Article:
Heartfulness eMagazine|June 2020
1 Create a daily morning meditation practice scientifically
2 Fill your heart with love before starting meditation and before sleeping
3 Fix your goal and do not rest until you attain it
4 Live simply to be in tune with Nature
5 Be truthful & accept challenges as being for your betterment
Behavior Being to Doing
6 Know everyone as one, treating them equally & harmoniously
7 Do not seek revenge for the wrongs done by others, instead always be grateful
8 Honor the resources you are given as sacred, with an attitude of purity, including food and money
9 Become a role model by inspiring love and sacredness in others. Accept the richness of their diversity, while also accepting that we are all one
10 Introspect daily before bedtime, so as to correct your faults and avoid making the same mistake twice
Always be truthful, accept miseries as coming from God for your own good and be thankful.
The nature of truth
This is a vast topic, so we will start at the level of day-to-day behavior and then progress toward the ultimate Truth of existence.
Some of you may know the famous statement of Polonius in Shakespeare’s play, Hamlet, “This above all: to thine own self be true. And it must follow, as the night the day, thou canst not then be false to any man.” It is a universal principle that is valued in all cultures – to be genuine, original and authentic; to say what you mean and mean what you say; no hidden agendas, no masks; no hiding faults and no camouflage. Instead, only childlike innocence, purity and simplicity. Truthfulness means integrity, where thoughts are aligned with words, and words are aligned with actions. Where we walk the talk.
When we don’t walk the talk there is a disconnect and a sense of hypocrisy. The result is the pollution and corruption of our conscious and subconscious mind. We feel uncomfortable in our own skin, and that lowers our vibration – because we are not listening to the authentic voice of the heart.
Truth or satya is one of the very first principles in Ashtanga Yoga. In other words, it is fundamental and basic. And yet, the fact that Babuji has to remind us to always be truthful can only mean that falseness is hidden somewhere within us, otherwise we would not need to be reminded. Does a small child need to be told to be truthful? No, because they have no awareness of anything else, so we would instill the wrong seeds in the child if we did. We don’t need to interfere with the purity and innocence of truth when it does exist.
But authenticity is not so simple to achieve. Our multiple personas are driven by our subconscious minds, hardwired into our neural pathways as a result of years of habitual behavior, and they are often not within our awareness or control. That is the dilemma we face as human beings – we know the importance of transparency and truthfulness, but we do not know how to manifest them in our lives. Our lens on reality is hampered by our past complexities, subconscious patterns and tendencies.
And it is cumulative – the more layers of complexity we add, the more difficult it becomes to listen to the voice of the heart and follow it, so the more easily we follow wrong guidance. When we suffer from an untruthful heart and the coercions that result from it, it leads to an even greater lack of authenticity, so our inner environment is messed up and wrong habits are perpetuated.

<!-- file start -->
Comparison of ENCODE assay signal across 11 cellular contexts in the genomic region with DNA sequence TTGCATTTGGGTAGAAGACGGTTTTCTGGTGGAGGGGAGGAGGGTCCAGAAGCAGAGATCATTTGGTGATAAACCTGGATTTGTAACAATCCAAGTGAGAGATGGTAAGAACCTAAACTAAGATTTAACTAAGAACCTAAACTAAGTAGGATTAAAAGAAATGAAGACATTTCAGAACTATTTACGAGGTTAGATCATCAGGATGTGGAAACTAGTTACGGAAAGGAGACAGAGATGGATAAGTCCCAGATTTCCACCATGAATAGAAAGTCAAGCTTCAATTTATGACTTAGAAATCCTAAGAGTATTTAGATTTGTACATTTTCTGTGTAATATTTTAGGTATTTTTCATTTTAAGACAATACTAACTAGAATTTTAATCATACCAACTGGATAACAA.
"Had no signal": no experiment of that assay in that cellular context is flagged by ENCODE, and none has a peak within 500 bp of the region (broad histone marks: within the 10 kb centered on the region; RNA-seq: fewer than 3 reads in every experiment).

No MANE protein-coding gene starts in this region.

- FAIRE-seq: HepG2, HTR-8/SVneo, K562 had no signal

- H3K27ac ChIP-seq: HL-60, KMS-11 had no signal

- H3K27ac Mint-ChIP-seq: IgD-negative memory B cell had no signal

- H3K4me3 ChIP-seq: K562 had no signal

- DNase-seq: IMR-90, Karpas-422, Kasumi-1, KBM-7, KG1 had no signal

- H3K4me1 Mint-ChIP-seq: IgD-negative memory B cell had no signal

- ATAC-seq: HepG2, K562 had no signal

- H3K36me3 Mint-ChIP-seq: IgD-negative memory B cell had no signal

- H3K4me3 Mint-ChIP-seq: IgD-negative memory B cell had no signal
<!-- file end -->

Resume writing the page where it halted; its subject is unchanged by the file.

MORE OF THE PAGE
And when we do try to be truthful without purity of consciousness, we often end up hurting others in the process, because our intentions are not always pure. So, while it is good to be truthful, until we arrive at inner purity we may not be able to express that truth without hurting others. When we do hurt others, even unintentionally, guilt often develops, and guilt is difficult to remove. It can only be done through genuine prayerful repentance and letting go at bedtime. And this brings us to another important aspect of being truthful – to accept our own failings with humility and genuinely offer them in a prayerful state. It purifies our system of guilty feelings, which are the hardest impressions to remove.
Related to this is another challenge we face: Can we cultivate truthfulness mindfully? Not really. The result will be superficial because truthfulness is dependent on purifying the full spectrum of consciousness – subconscious, conscious and superconscious – and to do that we require a method that reprograms more than just the conscious mind. Some people try to do it through hypnosis, but hypnosis is a very primitive and laborious approach compared to the Heartfulness Cleaning. Unless and until we have removed all the layers of complexity from the subconscious mind, it is not possible.
Truthfulness emerges from within, once we remove all the overlaying complexities. Truthfulness is our inherent nature. In fact, once we try to correct it mindfully, it means we have lost the connection somewhere. Practicing truthfulness mindfully is like practicing compassion, or practicing self-acceptance; it is good that we are aware of the principles, but we need to adopt the right approach. In this case, the right approach is to expose ourselves to the inner Reality, become one with it, and dissolve in that inner state. When we are in osmosis with that inner state, truth expresses naturally, without the need for any artificial efforts. That is what this principle 5 is all about.
To spread truthfulness, we don’t need effort or external force, just as to love someone we don’t need effort. To hate someone is a different matter – we have to think over it. To do rightful things we don’t need effort; to do wrongful things we need effort. To fabricate lies we consume a lot of energy, and to continue on the path of lies requires even more. It never ends.
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